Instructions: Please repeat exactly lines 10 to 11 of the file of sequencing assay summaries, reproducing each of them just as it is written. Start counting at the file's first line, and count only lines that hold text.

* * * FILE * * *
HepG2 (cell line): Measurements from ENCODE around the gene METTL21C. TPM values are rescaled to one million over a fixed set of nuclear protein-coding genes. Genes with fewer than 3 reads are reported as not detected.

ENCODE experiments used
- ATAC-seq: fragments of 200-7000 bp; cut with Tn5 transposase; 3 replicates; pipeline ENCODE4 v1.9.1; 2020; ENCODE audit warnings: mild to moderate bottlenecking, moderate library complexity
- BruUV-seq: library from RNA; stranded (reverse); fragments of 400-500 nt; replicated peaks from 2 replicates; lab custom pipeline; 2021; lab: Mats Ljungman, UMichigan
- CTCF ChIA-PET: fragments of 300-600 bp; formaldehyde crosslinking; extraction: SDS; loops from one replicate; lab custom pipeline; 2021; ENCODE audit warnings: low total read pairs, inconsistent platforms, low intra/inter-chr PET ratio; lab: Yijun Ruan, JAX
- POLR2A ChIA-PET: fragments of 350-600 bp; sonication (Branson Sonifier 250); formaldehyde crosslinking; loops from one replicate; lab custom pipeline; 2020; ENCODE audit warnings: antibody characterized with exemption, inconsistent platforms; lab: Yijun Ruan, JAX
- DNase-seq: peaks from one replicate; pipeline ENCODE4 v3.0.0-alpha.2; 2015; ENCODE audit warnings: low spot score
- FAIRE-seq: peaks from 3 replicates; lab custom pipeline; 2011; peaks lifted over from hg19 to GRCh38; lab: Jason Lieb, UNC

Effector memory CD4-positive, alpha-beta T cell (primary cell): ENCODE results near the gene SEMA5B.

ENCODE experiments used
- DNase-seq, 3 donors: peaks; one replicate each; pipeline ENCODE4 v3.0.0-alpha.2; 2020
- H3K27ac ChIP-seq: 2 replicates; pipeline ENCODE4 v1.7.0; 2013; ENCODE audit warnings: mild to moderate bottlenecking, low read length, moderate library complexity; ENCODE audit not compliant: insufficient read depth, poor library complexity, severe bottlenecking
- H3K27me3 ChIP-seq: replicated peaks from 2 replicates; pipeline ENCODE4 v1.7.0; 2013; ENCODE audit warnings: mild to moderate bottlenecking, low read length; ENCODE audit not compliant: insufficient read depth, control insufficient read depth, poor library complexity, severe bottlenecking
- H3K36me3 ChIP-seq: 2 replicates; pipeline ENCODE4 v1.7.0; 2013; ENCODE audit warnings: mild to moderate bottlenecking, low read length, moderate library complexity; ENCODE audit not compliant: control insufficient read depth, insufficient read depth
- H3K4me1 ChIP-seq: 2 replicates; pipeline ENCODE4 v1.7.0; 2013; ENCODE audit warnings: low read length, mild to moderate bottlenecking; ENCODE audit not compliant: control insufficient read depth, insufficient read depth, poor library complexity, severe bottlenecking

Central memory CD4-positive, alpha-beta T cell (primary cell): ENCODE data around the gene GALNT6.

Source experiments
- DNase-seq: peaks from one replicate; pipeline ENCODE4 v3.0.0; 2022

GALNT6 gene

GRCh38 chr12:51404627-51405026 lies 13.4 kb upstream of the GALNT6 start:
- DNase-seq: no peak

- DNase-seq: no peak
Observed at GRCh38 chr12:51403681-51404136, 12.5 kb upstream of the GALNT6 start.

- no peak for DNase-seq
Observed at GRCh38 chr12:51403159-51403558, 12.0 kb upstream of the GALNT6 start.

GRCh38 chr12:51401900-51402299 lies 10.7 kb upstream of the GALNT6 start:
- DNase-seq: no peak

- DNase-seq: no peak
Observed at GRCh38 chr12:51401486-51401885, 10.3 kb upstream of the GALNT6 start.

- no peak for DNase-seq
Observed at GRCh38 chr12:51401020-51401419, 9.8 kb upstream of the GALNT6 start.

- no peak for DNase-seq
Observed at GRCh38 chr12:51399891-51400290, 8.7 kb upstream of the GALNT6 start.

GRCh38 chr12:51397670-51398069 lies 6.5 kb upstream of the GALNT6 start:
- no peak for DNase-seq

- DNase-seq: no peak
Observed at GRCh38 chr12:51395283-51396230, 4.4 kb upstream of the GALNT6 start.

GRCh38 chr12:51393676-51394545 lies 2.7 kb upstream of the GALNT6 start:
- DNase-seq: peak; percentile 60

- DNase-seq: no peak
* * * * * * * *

ENCODE experiments used
- DNase-seq, 3 donors: peaks; one replicate each; pipeline ENCODE4 v3.0.0-alpha.2; 2020